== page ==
The chart below shows U.S crude oil demand since 1985. The rapid rise in demand that occurred at the same time we were approaching the financial crisis is easy to see and we should keep in mind that the EV industry and alternative energy was still in its infancy. From 2009 to today we can see some dramatic spikes in oil demand, but the trend is clearly moving in a downward direction. The current spike in energy prices will pass and we'll see gasoline prices and home heating oil moderate. In time there will be an inflection point where the cost to pump and deliver crude oil will simply be too expensive compared to other energy choices.

What Does This Tell Us?

The main take away for me is that as an investor I want to be putting my money to work in companies that are developing the most innovative and disruptive technology. I want to take 5 year perspectives and try to figure out who will be leading. With every major and many minor oil companies shifting from crude oil and natural gas production to wind, solar, hydrogen and battery development, we should all realize that crude oil as an energy source is moving into the rear view mirror of history. We are witnessing a transition that is exactly like the transition that occurred when we moved from whale oil to kerosene in the 1800's.

We are witnessing a transition that is exactly like the transition that occurred when we moved from whale oil to kerosene.

The pandemic pulled forward at least five years of technology innovation and adoption. Technology is deflationary, pushing costs down and wages up. Technology is making it possible for us to live wherever we want and still do our jobs; the "work from anywhere" society. Technology is making us more mobile, more productive, and creating wealth that was previously inconceivable. We're witnessing companies hiring at levels never before imagined. We're seeing technology open the entire world as a marketplace for small businesses that once were isolated to their local neighborhood.

The market is at an inflection point and I plan to keep investing until the end of the year and holding the great companies for the long term. I don't think I'm going to continue managing this portfolio of annual returns, but rather for longer-term growth that can only come from far more innovative companies.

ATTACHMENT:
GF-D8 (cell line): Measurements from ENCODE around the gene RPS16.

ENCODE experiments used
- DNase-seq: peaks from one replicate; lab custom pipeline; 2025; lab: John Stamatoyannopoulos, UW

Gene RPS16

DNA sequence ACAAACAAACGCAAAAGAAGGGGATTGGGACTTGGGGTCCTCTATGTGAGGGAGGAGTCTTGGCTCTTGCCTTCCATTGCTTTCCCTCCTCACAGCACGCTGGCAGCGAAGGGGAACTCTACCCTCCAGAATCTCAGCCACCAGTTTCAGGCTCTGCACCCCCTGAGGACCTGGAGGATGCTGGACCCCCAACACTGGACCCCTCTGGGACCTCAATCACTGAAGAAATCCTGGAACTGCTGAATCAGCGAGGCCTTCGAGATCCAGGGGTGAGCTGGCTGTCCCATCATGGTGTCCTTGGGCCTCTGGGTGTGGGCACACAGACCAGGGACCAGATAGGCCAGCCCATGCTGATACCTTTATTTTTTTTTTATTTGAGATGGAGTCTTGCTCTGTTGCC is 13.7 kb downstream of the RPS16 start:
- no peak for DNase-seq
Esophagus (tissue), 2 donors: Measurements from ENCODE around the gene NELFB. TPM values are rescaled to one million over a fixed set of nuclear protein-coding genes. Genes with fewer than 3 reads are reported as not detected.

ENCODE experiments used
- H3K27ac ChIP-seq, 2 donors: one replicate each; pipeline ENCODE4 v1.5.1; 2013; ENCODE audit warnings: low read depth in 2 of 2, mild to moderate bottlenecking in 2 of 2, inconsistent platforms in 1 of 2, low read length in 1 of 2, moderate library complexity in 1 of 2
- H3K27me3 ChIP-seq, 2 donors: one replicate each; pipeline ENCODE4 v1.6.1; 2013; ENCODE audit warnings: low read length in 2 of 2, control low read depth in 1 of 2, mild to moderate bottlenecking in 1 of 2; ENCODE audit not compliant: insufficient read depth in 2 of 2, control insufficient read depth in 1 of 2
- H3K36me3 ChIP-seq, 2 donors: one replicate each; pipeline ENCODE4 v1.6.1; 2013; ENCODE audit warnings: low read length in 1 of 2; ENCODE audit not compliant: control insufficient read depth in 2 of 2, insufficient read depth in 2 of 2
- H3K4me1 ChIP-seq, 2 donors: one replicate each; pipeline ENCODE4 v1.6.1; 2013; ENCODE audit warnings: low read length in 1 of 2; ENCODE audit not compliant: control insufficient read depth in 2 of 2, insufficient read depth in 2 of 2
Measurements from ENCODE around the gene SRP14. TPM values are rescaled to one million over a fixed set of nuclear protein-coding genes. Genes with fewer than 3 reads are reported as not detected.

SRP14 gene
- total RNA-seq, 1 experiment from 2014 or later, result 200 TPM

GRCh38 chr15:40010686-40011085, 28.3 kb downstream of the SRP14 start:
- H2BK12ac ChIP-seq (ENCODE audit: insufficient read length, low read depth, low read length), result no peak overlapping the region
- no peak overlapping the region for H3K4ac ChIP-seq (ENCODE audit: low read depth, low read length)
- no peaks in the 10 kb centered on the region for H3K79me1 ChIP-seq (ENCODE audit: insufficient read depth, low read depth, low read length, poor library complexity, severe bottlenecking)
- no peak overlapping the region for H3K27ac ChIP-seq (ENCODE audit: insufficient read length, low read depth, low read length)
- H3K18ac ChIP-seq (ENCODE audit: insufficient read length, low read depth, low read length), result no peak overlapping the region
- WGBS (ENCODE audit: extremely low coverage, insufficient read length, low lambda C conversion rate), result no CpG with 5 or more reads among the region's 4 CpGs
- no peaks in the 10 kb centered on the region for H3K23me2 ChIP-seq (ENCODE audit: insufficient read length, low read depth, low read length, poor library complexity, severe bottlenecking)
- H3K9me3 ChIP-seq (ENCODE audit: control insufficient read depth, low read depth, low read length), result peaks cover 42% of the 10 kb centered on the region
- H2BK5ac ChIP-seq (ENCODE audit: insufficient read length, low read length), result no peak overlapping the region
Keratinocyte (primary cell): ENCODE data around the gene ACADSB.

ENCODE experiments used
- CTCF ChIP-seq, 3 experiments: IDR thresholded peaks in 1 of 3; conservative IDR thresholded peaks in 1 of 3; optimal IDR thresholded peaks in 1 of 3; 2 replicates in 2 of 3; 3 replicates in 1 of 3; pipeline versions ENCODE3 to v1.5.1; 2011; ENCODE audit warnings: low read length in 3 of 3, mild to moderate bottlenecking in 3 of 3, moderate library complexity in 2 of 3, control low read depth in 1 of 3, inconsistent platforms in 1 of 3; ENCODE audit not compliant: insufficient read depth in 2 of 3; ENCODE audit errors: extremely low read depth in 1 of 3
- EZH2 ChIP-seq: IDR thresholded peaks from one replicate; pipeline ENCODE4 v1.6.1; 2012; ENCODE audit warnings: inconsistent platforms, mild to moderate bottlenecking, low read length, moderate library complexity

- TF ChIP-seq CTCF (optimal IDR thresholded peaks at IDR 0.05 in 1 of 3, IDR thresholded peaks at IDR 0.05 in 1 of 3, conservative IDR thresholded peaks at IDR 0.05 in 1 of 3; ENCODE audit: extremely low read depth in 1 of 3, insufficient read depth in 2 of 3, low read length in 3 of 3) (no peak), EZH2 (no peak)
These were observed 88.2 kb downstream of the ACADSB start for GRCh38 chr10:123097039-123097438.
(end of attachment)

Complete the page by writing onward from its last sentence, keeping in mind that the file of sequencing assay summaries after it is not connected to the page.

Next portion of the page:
Next year I'm going to get on a motorcycle and take a very long ride. Along the way I'm going to be talking to people, visiting businesses and trying to get some more insight into investment opportunities. Hopefully I can find a way to bring all my readers along for the ride.

"Markets don't go to zero, Portfolio's do.

Buy quality, be patient...and look twice for motorcycles."

- Clay Baker

Stay Invested,

Clay Baker


Keep Me Honest 2021

  1. The S&P 500 will achieve year-end earnings of $170-$175 (1-1-2021).

  2. We are likely to have a significant pull-back during the 1st quarter, about 5%-10% (1-1-2021).

  3. Stock picking will outperform algorithmic trading again as it did in 2020 (1-1-2021).

  4. S&P 500 will reach 5,000 by year-end.

Clay's Rules

Rule #1: Don't lose money

Rule #2: See Rule #1

Rule #3: Portfolios go to zero, markets don't, Stay Invested

Rule #4: When good stocks you own drop 10% below your cost basis, add shares

Rule #5: Bull markets aren't sustained without the Transports

Rule #6: When Forward P/E is lower than TTM P/E, expect earnings to increase

Rule #7: When an investment bank sells below book value, buy it

Rule #8: Tips are for waiters. Do your own homework.

Rule #9: Don't sell a stock because you're bored with it. Do your own homework.

RULE #10: Being early and being late is the same as being wrong...move on.

Rule #11: Investing is easy. Waiting is hard, waiting is the hardest part.

Disclosure: I am personally invested long in some or all of these stocks or funds that appear in the Stay Invested portfolio and may purchase or sell shares within the next 72 hours. I am also invested in other stocks and funds that do not appear in the Stay Invested portfolio but may be mentioned or related to this article. It is not my intention to advise or encourage the purchase or sale of any security. I am invested long in these securities mentioned in this post:


I am invested short in these securities mentioned in this post:

I wrote this article myself, and it expresses my own opinions. I am not receiving compensation for it. I have no business relationship with any company whose stock is mentioned in this article. This article is not intended to offer investing advice, guarantee 100% accurate predictions, or to be interpreted as providing a personal recommendation.